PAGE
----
Tubelines are the surviving partners in Gordon Brown’s big idea for financing tube improvements, the Public Private Partnership or PPP. Like the other PFI deals, it was set up as a fixed-price, longterm contract, that would ‘outsource risk’ to the private sector by setting financial penalties if the job wasn’t done to time and on cost. So how has that worked in practice?

Metronet found they couldn’t deliver as agreed, so first asked for more money and more time – and then walked away from the job. Tubelines, still with us, are relatively-speaking, the good guys. They’ve completed their projects so far by playing a more cautious game: but that involves charging more money over a longer timescale than many commentators think is necessary. Londoners are literally paying the price, in taxes, in fare rises and in disruption. So much for outsourcing the risk.

These are points my feisty female colleagues Susan Kramer, Lynne Featherstone and Caroline Pidgeon have also made. Who says transport is a male issue? And who still thinks the PPP was a good idea?

Comments (2)

TV Times….

Richard was watching Match of the Day this morning, when our TV died. (I blame the fact that they were just saying something nice about Spurs.)

I am now watching a rather small and tinny Andrew Marr on the PC.

There may not be any TV in the Gospel accounts of the Nativity, but Christmas without a TV is not exactly what we had planned. So Rich has already leapt into action and ordered a new TV online. John Lewis to the rescue, we hope.

Leave a Comment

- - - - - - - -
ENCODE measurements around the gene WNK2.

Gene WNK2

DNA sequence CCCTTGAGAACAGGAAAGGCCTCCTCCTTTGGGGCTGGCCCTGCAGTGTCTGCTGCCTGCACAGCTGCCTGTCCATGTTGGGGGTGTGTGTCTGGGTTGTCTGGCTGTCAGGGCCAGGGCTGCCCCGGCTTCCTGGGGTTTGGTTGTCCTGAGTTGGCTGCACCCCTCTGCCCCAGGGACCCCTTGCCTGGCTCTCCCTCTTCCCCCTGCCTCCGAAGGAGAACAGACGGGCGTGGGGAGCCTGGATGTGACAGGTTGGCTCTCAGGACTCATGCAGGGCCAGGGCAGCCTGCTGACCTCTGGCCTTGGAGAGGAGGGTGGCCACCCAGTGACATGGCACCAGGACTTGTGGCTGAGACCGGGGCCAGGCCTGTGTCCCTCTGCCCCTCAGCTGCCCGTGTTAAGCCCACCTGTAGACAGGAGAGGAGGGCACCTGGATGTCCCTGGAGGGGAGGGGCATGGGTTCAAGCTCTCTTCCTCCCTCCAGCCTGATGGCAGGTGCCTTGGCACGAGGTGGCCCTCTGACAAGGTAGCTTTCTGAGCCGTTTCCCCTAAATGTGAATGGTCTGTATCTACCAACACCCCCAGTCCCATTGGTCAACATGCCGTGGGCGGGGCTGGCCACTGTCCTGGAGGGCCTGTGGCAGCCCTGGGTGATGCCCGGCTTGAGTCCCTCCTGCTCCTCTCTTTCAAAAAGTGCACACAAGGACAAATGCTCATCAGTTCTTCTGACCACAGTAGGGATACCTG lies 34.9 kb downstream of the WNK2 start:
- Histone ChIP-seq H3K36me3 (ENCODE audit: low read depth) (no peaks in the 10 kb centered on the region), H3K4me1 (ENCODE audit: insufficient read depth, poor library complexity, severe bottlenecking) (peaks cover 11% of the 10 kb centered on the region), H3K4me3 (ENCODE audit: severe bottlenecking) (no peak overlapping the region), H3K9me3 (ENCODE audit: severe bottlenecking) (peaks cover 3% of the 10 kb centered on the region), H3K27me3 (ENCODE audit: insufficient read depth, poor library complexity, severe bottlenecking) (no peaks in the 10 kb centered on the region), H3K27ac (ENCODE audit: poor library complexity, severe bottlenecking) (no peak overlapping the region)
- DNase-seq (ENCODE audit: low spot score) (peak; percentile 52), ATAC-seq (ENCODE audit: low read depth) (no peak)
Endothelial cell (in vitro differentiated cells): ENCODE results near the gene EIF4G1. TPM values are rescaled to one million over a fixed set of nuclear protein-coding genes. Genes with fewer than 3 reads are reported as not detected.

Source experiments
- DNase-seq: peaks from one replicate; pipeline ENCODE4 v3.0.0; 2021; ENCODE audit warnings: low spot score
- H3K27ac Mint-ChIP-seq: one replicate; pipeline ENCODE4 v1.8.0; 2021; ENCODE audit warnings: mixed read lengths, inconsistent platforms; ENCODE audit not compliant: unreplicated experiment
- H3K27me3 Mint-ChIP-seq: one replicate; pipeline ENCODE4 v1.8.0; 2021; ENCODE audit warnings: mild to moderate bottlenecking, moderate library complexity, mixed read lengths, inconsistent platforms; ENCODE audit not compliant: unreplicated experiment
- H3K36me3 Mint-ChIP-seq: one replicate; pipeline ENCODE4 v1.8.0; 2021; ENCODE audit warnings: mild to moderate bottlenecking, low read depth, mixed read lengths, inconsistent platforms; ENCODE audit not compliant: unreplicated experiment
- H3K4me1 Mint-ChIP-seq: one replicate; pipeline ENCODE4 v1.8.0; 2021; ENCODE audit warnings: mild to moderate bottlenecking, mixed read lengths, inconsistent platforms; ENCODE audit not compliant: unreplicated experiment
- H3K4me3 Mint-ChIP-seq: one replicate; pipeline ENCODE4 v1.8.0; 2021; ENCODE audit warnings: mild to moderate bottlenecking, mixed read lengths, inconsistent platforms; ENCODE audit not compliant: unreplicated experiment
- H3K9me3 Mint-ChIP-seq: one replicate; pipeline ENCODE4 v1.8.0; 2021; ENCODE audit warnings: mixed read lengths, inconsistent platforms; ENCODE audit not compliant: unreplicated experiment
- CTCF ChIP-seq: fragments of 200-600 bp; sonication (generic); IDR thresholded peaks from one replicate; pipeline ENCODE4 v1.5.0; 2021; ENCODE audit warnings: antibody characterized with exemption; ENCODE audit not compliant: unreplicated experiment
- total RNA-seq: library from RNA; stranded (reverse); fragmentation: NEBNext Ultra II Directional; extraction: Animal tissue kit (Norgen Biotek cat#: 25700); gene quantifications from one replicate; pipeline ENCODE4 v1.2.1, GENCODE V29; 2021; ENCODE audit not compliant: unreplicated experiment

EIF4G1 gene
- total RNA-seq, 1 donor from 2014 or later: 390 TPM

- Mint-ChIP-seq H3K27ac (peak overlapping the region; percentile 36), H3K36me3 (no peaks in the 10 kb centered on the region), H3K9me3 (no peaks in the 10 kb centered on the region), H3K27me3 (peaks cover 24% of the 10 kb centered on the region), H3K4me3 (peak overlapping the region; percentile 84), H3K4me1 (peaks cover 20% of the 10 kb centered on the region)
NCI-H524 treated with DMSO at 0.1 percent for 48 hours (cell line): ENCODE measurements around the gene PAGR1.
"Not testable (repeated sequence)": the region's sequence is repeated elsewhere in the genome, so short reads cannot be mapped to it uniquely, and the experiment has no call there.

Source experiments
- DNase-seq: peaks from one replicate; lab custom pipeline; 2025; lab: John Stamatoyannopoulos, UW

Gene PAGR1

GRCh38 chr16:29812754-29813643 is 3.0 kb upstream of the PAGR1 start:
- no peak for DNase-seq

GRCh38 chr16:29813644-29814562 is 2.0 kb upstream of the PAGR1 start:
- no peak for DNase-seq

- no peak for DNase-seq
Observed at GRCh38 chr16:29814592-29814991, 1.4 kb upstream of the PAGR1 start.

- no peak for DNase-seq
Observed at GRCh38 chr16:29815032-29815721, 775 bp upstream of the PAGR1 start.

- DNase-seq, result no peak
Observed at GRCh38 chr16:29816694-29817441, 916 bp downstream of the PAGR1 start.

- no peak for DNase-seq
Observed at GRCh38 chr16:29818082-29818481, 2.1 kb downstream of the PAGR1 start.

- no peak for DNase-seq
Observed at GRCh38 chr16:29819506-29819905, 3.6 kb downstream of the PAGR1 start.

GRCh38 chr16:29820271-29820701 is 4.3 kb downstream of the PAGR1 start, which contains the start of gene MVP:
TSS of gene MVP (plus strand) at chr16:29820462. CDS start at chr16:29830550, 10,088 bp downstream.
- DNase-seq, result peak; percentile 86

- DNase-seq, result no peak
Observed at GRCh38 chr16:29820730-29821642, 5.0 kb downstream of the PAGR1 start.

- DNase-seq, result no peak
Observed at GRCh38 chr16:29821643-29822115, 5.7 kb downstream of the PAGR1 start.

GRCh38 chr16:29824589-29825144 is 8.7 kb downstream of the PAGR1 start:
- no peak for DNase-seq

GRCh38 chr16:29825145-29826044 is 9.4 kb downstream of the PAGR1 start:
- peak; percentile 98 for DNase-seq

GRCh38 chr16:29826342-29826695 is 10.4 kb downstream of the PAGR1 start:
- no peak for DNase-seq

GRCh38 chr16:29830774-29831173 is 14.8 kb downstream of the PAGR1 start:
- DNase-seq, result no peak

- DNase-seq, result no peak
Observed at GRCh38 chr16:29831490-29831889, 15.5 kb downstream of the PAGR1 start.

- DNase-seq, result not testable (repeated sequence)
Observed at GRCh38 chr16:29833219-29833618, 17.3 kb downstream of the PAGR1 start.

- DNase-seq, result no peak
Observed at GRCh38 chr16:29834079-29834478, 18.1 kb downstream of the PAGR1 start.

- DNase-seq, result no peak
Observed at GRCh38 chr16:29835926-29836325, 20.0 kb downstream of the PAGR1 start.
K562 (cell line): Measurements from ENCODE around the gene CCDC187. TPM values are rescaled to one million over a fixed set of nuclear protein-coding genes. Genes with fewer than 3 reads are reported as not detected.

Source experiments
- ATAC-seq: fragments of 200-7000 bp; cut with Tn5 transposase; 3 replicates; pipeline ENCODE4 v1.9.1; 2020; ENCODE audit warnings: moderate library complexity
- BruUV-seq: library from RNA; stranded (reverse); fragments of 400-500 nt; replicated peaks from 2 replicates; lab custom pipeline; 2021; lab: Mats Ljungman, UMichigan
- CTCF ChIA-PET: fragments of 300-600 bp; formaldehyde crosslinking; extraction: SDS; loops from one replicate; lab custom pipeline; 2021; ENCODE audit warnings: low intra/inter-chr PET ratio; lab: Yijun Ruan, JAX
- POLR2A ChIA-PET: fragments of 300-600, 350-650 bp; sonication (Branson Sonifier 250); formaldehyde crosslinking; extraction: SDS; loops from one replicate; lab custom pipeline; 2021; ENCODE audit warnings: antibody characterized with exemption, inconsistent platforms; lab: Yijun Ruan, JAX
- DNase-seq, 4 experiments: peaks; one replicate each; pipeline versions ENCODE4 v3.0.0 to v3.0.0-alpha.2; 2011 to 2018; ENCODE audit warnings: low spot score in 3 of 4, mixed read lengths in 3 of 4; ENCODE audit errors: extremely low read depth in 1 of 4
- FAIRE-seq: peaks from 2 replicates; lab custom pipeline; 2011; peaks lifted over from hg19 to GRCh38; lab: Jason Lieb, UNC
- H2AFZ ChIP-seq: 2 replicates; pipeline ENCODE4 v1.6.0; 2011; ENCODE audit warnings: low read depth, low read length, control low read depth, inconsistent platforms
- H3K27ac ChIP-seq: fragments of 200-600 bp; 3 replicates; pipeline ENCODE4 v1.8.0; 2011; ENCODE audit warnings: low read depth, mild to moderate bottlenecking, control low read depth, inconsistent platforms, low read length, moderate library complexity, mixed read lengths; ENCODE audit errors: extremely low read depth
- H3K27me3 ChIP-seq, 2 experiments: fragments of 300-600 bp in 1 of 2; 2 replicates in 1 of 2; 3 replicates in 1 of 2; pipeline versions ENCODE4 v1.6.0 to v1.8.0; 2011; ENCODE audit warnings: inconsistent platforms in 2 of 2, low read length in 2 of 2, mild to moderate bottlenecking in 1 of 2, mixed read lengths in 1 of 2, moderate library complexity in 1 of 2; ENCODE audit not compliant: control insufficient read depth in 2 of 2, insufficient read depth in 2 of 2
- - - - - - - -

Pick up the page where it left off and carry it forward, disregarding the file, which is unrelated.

Christmas recycling in Islington

Some useful info from Islington Council’s recycling team:

Refuse and Recycling collections during Christmas and New Year

With Christmas Day and New Year’s Day falling on Fridays, residents who normally have collections on a Friday will have their materials collected on Sunday 27 December and Saturday 2 January instead. The Council website has the full list of scheduled changes.

Christmas tree recycling

If you live in a street property you can simply leave your Christmas tree at the edge of your property along with your normal green waste from Monday 4 January. If you live on an estate please contact your Area Housing Office for more information on how to recycle your Christmas tree.

There will also be four bring sites for Christmas trees at parks in Islington between 2 and 17 January:
* Kings Square in EC1
* Rosemary Gardens in Canonbury
* Elthorne Park near Archway
* Barnard Park in Barnsbury

You can also take green waste, including Christmas trees, to the Household Reuse and Recycling Centre at Hornsey Street.

Extra recycling bags

Apparently the Council are also delivering a pack of 10 clear recycling sacks for extra recycling to the properties which get the green box service. I’ve not seen these yet but will look forward to them. Especially as I’m hoping to do a bit of a tidy up and clearout between Christmas and New Year!

Comments (3)

Older Posts »
Follow

Get every new post delivered to your Inbox.